Ancient Cemetery in Suffolk Likely Hosted 7th Century Executions

sutton hoo is final resting place of nearly 40 bound, decapitated bodies

By Jonny Lupsha, Wondrium Staff Writer

The ancient site of Sutton Hoo has a large amount of bodies with broken necks or decapitations. Located near Woodbridge in Suffolk, England, the burial site dates back to the 7th century C.E. This week on Wondrium Shorts, dig into its “ghost bodies.”

Edith Pretty inherited a fortune in 1925 when her father died. She married and moved to Suffolk, buying a plot of land known as Sutton Hoo, which housed 18 strange earthen mounds. In 1937, curiosity overcame her and she commissioned an amateur archaeologist to excavate the mounds. The following year, when he found a ship burial dating back to the 7th century C.E., the British Museum got involved in the excavation, which took place over several phases spanning more than 50 years.

During the third phase of excavation, which occurred in the 1980s, a team of archaeologists discovered more remains between the main burial mounds. In her video series England: From the Fall of Rome to the Norman Conquest, Dr. Jennifer Paxton, Assistant Director of the University Honors Program at The Catholic University of America, explains the so-called “ghost bodies” and what they mean for Sutton Hoo.

Can You Dig It?

In 1939, just a year after amateur archaeologist Basil Brown discovered the ship burial at Sutton Hoo, World War II broke out. The team of professionals from the British Museum had only recently taken over, and the site had to be shut down as an active excavation.

“The effort was necessarily rushed because of the threat of impending war; it was, in effect, what’s known as a ‘rescue dig,’ where artefacts are recovered urgently so they can be protected, and a full study made later,” Dr. Paxton said. “Soon, stunning grave goods and treasures in gold, silver, and other precious stones and metals were being uncovered from the burial chambers.”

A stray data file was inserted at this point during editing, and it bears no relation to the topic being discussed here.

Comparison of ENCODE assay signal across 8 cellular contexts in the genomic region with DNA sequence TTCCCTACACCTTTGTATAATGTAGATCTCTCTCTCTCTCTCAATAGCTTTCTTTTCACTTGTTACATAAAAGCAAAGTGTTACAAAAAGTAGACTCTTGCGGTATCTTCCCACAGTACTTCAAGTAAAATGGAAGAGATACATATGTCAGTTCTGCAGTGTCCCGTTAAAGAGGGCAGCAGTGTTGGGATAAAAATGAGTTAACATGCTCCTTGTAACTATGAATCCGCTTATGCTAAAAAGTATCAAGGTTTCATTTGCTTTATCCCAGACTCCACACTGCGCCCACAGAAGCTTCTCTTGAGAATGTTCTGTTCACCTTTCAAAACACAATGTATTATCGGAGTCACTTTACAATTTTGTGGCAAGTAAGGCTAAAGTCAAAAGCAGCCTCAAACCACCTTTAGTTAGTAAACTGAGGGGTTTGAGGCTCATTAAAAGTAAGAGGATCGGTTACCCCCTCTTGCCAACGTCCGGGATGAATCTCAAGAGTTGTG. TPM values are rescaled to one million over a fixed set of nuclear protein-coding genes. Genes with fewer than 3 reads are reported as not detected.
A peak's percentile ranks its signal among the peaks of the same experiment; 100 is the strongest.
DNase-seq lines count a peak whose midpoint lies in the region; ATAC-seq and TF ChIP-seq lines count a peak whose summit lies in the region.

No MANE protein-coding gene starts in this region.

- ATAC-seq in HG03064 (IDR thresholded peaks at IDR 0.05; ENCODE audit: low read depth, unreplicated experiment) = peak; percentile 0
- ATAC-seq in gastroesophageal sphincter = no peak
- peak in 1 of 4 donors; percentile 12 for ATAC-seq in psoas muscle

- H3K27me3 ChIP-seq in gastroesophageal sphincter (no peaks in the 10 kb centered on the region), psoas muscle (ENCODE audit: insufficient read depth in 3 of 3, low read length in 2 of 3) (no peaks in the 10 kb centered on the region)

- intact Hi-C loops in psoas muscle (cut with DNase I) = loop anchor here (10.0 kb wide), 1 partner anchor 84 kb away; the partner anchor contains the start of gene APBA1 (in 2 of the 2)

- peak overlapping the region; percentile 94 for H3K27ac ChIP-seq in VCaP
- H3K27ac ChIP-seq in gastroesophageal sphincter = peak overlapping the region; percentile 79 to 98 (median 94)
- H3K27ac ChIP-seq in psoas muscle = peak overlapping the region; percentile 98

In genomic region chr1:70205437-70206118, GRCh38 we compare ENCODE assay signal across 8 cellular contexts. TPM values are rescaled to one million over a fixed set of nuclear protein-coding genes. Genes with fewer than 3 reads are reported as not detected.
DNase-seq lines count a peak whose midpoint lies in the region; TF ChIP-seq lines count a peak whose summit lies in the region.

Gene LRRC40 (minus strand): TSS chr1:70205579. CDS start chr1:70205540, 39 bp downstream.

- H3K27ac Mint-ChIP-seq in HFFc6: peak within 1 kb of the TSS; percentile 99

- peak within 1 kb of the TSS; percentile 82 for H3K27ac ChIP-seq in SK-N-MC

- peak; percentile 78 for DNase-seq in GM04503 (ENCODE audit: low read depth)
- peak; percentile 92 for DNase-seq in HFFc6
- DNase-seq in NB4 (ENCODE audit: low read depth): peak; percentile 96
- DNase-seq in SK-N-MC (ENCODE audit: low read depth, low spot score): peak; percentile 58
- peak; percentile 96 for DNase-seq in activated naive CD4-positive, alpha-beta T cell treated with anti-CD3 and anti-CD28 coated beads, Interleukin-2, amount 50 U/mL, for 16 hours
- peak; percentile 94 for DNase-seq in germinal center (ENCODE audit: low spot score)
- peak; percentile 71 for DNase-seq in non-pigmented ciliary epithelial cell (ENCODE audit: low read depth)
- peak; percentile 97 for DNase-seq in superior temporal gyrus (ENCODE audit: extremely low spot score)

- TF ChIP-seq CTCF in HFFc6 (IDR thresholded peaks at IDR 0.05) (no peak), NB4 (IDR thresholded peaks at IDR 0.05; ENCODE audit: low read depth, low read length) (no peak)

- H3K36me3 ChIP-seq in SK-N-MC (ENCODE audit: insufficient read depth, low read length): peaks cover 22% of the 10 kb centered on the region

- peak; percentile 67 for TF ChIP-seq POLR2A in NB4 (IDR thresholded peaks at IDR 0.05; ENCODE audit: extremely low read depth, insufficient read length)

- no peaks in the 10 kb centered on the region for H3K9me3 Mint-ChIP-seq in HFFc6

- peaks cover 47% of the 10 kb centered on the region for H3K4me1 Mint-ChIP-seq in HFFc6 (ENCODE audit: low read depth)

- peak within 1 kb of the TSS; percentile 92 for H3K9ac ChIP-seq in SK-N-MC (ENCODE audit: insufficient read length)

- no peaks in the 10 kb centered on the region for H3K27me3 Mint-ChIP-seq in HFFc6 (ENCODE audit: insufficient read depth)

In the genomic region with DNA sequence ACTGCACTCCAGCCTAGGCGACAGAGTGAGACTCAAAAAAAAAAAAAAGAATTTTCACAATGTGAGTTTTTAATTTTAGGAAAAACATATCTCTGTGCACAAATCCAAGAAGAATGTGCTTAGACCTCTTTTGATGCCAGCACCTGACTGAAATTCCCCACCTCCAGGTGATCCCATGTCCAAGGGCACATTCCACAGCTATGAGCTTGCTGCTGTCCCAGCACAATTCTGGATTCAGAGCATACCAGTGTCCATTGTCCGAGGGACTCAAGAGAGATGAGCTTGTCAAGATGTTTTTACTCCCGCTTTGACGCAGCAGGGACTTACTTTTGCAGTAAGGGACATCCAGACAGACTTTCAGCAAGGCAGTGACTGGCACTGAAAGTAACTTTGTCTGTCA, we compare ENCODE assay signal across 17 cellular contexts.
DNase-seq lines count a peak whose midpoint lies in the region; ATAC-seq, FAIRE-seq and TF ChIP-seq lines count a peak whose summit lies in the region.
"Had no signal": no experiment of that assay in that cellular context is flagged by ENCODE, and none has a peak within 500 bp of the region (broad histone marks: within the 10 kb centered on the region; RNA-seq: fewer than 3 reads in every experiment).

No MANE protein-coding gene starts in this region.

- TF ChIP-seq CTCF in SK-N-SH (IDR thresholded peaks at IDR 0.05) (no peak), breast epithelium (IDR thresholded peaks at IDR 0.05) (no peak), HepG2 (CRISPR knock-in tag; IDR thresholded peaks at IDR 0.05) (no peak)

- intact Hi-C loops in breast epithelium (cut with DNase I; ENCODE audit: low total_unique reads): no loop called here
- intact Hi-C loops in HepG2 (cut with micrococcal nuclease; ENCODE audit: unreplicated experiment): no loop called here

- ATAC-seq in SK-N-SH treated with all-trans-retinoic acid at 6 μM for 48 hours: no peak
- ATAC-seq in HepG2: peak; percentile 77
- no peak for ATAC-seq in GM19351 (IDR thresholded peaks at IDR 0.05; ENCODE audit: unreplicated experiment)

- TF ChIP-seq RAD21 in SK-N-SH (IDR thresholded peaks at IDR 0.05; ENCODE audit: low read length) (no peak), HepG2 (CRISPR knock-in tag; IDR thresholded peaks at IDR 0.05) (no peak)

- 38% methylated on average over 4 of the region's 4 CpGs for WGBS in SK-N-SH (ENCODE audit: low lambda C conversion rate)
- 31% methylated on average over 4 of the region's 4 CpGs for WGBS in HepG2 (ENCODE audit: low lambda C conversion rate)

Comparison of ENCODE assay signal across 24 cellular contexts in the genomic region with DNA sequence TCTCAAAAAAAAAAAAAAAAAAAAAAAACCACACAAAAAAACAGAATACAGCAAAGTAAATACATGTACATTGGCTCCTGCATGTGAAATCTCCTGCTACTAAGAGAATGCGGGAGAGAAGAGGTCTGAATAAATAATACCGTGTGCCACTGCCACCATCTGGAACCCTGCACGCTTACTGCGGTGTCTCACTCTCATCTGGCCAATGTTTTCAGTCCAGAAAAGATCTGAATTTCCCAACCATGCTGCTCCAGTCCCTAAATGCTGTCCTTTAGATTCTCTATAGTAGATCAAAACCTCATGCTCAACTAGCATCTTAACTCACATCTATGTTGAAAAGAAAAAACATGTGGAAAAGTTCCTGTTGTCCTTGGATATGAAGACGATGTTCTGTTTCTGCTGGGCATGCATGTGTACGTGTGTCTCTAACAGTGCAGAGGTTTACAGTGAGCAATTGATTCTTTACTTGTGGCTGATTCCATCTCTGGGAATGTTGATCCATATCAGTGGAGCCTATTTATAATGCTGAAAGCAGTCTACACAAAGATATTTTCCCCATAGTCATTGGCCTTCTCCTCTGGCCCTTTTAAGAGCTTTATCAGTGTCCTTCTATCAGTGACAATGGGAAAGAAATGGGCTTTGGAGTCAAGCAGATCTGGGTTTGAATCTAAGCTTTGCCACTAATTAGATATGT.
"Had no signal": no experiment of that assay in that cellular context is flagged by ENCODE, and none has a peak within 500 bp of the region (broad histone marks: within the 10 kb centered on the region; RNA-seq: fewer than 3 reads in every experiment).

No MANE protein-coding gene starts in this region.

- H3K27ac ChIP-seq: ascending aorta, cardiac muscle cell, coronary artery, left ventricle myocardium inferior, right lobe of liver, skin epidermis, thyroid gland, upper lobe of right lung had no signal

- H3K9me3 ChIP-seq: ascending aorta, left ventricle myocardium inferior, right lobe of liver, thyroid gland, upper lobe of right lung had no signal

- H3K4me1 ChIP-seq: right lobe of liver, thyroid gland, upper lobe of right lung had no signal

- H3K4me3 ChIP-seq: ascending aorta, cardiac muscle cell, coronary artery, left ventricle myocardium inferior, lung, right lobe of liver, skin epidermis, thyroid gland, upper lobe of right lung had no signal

A hiatus of over 45 years ended in 1965 when archaeologist Rupert Bruce-Mitford launched a second campaign to answer unsolved mysteries from the initial dig. However, it was the third phase of the excavation, in the 1980s, that brought about the strangest discovery of the site.

Crime and Punishment

“Once the main burial mounds had been excavated, the team started looking at the space between the mounds, and it turns out that there were lots of other graves,” Dr. Paxton said. “This was not just an assembly of high-status burial mounds, but really a whole cemetery complex. The presence of human bodies was detected because the sand was darker than in the surrounding area.

“These burials became known as ‘ghost bodies.'”

However, according to Dr. Paxton, the ghost bodies were buried without respect to the deceased. They were buried in contorted positions with bound ankles, broken necks, or decapitated heads. Archaeologists found 39 of these bodies in total at Sutton Hoo, which was also rife with Anglo-Saxon artifacts from the Early Middle Ages’ thriving cultural scene. While little has been proven about the origins of the ghost bodies, one hypothesis stands out.

“Scholars theorize that what we have is a place of execution,” Dr. Paxton said. “There were post-holes nearby, which could have been the site for a gallows. Interestingly, execution was not a punishment that was used in pagan times; it came in with the conversion to Christianity, when the church persuaded newly Christian kings to assume the authority of Old Testament rulers.”

Therefore, according to Dr. Paxton, the site may represent a transition between the old pagan world and the new Christian world. The bodies may have been criminals who were denied a Christian burial.

This article is part of our “Deeper Dive” series where we examine the stories behind our Wondrium Shorts on YouTube.

Edited by Angela Shoemaker, Wondrium Daily